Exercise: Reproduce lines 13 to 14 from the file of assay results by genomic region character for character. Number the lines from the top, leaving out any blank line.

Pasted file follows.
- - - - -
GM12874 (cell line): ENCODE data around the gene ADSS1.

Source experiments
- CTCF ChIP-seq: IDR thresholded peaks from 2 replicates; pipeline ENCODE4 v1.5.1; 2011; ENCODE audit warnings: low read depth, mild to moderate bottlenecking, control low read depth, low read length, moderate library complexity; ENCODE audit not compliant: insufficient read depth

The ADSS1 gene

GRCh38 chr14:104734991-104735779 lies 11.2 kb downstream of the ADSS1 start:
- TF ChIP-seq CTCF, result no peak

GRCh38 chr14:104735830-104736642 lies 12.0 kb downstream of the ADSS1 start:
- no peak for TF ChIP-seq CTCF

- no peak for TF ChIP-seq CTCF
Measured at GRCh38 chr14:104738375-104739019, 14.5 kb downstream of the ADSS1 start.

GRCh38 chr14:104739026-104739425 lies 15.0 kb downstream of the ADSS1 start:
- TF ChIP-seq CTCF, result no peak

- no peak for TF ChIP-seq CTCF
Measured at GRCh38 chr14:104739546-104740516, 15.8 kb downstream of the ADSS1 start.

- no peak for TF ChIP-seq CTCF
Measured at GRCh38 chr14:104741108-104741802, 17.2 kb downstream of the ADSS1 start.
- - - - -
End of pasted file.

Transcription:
- no peak for TF ChIP-seq CTCF
Measured at GRCh38 chr14:104739546-104740516, 15.8 kb downstream of the ADSS1 start.